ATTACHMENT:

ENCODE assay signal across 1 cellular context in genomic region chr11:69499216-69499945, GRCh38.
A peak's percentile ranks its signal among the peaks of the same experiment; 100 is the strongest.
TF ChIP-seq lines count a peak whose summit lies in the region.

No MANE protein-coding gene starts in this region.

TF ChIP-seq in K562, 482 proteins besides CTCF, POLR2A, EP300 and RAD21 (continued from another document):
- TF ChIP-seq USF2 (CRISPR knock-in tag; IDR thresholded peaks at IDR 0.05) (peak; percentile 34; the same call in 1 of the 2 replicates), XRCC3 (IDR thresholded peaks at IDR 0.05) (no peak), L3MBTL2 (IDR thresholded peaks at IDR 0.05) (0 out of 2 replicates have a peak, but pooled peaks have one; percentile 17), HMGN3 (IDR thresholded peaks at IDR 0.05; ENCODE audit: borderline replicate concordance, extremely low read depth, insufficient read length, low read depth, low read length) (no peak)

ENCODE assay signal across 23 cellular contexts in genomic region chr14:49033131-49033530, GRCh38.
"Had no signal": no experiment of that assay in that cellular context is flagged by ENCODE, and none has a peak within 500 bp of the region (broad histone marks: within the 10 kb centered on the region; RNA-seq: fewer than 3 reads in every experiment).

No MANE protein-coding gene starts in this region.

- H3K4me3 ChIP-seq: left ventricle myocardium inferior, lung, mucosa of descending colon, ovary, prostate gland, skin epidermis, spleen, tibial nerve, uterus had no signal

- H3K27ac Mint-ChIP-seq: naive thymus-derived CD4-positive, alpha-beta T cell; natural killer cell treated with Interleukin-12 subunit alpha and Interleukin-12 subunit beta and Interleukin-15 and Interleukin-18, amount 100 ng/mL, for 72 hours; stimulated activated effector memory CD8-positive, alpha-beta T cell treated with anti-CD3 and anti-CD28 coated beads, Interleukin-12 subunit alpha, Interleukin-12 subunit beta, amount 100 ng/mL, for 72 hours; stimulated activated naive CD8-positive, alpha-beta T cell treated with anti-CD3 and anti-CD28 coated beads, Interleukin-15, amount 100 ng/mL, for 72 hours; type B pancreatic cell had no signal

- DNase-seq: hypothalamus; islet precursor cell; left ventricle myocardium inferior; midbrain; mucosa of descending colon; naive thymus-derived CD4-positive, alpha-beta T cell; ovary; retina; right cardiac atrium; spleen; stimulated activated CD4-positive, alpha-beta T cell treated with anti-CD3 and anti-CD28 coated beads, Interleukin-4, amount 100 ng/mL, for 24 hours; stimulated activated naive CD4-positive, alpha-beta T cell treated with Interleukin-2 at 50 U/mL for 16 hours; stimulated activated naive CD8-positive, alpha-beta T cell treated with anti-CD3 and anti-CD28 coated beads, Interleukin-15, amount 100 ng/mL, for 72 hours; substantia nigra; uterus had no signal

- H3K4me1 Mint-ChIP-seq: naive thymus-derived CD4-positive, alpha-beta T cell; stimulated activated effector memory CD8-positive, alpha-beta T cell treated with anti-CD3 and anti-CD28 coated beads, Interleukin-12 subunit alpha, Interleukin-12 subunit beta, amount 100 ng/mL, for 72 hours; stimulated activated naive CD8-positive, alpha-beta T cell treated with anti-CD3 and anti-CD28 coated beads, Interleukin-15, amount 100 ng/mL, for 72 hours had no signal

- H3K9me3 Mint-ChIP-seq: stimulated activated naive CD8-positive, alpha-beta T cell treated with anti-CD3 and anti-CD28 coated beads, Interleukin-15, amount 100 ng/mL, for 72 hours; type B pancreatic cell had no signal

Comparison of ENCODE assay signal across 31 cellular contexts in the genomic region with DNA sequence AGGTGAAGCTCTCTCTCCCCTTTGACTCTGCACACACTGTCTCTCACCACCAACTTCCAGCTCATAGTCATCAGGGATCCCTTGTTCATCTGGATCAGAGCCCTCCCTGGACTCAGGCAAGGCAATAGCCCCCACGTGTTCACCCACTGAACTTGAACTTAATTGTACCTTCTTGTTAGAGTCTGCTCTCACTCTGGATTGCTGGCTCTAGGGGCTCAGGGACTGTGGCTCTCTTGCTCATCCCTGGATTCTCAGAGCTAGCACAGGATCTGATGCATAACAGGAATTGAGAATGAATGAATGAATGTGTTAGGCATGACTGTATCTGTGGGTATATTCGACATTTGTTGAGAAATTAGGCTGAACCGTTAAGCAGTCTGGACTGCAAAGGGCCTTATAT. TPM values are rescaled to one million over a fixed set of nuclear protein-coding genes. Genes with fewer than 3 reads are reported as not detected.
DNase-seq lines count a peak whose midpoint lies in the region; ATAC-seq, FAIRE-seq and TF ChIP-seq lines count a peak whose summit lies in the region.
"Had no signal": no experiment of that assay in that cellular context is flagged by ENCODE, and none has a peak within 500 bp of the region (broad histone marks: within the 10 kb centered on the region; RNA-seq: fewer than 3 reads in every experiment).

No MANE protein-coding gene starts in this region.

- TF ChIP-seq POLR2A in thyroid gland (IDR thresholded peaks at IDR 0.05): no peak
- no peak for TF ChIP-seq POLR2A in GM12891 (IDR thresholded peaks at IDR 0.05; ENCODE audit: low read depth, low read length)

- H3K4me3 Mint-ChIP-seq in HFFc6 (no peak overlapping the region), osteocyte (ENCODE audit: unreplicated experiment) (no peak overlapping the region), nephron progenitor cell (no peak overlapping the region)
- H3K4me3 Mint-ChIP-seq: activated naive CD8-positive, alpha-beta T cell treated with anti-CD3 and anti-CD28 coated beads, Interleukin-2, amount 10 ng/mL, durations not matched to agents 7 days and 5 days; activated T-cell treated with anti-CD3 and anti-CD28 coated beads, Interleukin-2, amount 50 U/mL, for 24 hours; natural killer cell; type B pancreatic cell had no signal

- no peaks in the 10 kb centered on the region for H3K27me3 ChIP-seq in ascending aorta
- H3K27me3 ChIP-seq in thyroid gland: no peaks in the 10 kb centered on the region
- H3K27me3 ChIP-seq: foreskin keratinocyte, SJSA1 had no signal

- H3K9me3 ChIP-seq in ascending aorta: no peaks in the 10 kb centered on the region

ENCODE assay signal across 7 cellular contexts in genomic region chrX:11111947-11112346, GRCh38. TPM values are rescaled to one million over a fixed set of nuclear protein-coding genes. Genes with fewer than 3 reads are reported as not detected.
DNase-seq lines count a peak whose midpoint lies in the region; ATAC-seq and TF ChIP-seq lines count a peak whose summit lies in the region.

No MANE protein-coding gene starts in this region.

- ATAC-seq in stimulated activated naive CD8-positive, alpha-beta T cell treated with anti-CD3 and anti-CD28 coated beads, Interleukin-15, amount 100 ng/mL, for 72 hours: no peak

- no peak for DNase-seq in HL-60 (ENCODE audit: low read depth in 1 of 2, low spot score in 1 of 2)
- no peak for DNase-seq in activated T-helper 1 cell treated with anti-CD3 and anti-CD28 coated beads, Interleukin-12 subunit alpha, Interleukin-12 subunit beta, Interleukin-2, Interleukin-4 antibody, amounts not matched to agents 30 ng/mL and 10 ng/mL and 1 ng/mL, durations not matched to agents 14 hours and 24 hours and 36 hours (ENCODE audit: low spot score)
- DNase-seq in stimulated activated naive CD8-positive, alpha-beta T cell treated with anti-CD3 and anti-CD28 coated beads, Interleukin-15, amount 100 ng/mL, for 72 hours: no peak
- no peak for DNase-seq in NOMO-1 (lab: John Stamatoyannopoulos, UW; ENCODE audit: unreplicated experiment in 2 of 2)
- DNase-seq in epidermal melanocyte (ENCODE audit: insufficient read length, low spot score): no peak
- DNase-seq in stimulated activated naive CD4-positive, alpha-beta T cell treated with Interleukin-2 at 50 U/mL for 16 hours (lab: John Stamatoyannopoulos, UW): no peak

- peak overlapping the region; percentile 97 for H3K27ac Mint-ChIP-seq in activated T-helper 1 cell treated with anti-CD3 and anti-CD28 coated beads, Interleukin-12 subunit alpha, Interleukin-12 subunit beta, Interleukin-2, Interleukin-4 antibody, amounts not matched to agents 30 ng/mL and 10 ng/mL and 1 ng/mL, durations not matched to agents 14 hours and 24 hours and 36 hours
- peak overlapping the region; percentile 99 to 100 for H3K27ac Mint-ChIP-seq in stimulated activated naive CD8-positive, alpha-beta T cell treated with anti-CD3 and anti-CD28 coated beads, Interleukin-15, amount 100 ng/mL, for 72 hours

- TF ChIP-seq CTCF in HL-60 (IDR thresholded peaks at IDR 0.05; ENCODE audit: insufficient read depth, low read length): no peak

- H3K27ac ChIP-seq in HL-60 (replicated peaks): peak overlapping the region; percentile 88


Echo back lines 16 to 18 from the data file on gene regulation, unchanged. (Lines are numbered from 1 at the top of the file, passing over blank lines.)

DNase-seq lines count a peak whose midpoint lies in the region; ATAC-seq, FAIRE-seq and TF ChIP-seq lines count a peak whose summit lies in the region.
"Had no signal": no experiment of that assay in that cellular context is flagged by ENCODE, and none has a peak within 500 bp of the region (broad histone marks: within the 10 kb centered on the region; RNA-seq: fewer than 3 reads in every experiment).

No MANE protein-coding gene starts in this region.